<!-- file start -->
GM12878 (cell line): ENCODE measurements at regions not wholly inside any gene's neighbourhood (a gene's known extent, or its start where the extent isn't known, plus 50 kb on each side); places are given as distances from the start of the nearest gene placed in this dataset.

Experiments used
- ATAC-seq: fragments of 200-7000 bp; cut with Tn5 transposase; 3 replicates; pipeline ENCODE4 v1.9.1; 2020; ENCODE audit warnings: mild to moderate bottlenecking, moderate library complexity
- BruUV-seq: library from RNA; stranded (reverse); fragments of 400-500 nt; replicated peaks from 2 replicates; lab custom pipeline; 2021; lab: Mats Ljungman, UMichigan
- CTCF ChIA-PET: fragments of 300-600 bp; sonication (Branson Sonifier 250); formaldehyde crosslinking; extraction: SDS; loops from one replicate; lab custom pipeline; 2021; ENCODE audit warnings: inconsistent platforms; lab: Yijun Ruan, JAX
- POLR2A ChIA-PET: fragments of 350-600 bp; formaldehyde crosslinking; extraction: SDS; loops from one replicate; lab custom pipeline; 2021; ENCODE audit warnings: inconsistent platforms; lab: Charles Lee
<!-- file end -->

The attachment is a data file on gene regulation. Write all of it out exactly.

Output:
GM12878 (cell line): ENCODE measurements at regions not wholly inside any gene's neighbourhood (a gene's known extent, or its start where the extent isn't known, plus 50 kb on each side); places are given as distances from the start of the nearest gene placed in this dataset.

Experiments used
- ATAC-seq: fragments of 200-7000 bp; cut with Tn5 transposase; 3 replicates; pipeline ENCODE4 v1.9.1; 2020; ENCODE audit warnings: mild to moderate bottlenecking, moderate library complexity
- BruUV-seq: library from RNA; stranded (reverse); fragments of 400-500 nt; replicated peaks from 2 replicates; lab custom pipeline; 2021; lab: Mats Ljungman, UMichigan
- CTCF ChIA-PET: fragments of 300-600 bp; sonication (Branson Sonifier 250); formaldehyde crosslinking; extraction: SDS; loops from one replicate; lab custom pipeline; 2021; ENCODE audit warnings: inconsistent platforms; lab: Yijun Ruan, JAX
- POLR2A ChIA-PET: fragments of 350-600 bp; formaldehyde crosslinking; extraction: SDS; loops from one replicate; lab custom pipeline; 2021; ENCODE audit warnings: inconsistent platforms; lab: Charles Lee